The Tribunal made a number of findings of Misconduct, involving breaches of the fundamental principle of Integrity which requires an accountant to be straightforward and honest in all professional and business relationships stating:

No accountant should require any education or training to realise that deliberately misleading anyone, but especially a regulator, is at least incompatible with integrity and, barring special circumstances, dishonest.

In commenting on the importance of the AQR process and the seriousness of the Misconduct in its report the Tribunal stated:

“The seriousness of the Misconduct that we have found proved scarcely needs explanation. Effective audits are essential to the financial system. Management and investors should be able to rely on the audited financial reports of the company in question. The purpose of AQRs is to assess, and where appropriate suggest improvements to, the effectiveness of audits.

The effectiveness of the regulation of auditors and audits depends on the accurate disclosure to the AQR Team of the audit work carried out by the auditor. Misleading the AQR undermines the effectiveness of its work; indeed, it may deprive the AQR of any useful result”.


Regenersis AQR inspection

The Tribunal found that there had been Misconduct in respect of the Regenersis AQR inspection, in that Mr Wright and Mr Bennett had:

  • created or had a role in creating a false or misleading audit working paper on goodwill (“the Goodwill Paper”),
  • made or had a role in the making of false or misleading representations to the AQR inspectors as to when and in what circumstances the Goodwill Paper was created,
  • made false representations in the Goodwill Paper that certain audit work had been performed during the Regenersis audit.

And that in each case they were party to the deliberate misleading of the FRC’s AQR inspectors, and that their conduct was dishonest.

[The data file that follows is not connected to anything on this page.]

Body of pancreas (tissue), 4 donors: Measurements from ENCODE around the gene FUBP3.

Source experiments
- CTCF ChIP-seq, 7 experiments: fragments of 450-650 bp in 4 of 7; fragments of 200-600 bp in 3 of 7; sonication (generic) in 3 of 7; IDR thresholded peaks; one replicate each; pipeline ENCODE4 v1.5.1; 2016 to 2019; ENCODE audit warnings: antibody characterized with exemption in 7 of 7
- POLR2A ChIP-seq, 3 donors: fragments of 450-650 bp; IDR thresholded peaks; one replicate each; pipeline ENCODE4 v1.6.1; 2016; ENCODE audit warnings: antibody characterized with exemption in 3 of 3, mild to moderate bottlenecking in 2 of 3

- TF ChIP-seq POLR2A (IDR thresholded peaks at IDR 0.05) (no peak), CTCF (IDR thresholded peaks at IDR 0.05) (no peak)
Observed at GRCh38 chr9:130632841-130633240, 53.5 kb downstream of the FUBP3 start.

Carillion AQR inspection

The Tribunal found that there had been Misconduct in respect of the Carillion AQR inspection concerning minutes of year-end ‘clearance’ meetings, and an audit working paper on the selection of contracts for audit testing (the CCS Paper), that were presented to the AQR inspectors as having been created during the Carillion audit.

In respect of the meeting minutes the Tribunal found that Misconduct had been committed by Mr Meehan, Mr Wright, Mr Kitchen, Mr Bennett, and Mr Paw in that:

  • Mr Wright and Mr Paw had created, and Mr Meehan, Mr Kitchen and Mr Bennett had assisted or encouraged the creation of, false or misleading meeting minutes, intending to mislead, or as a party to the deliberate misleading of, the AQR inspectors or being reckless as to whether they would be misled; and
  • They had made, or connived in or were knowingly associated with making, certain false or misleading representations to the AQR inspectors as to when and in what circumstances the meeting minutes were created, intending to mislead, or as a party to the deliberate misleading of, them or being reckless as to whether they would be misled.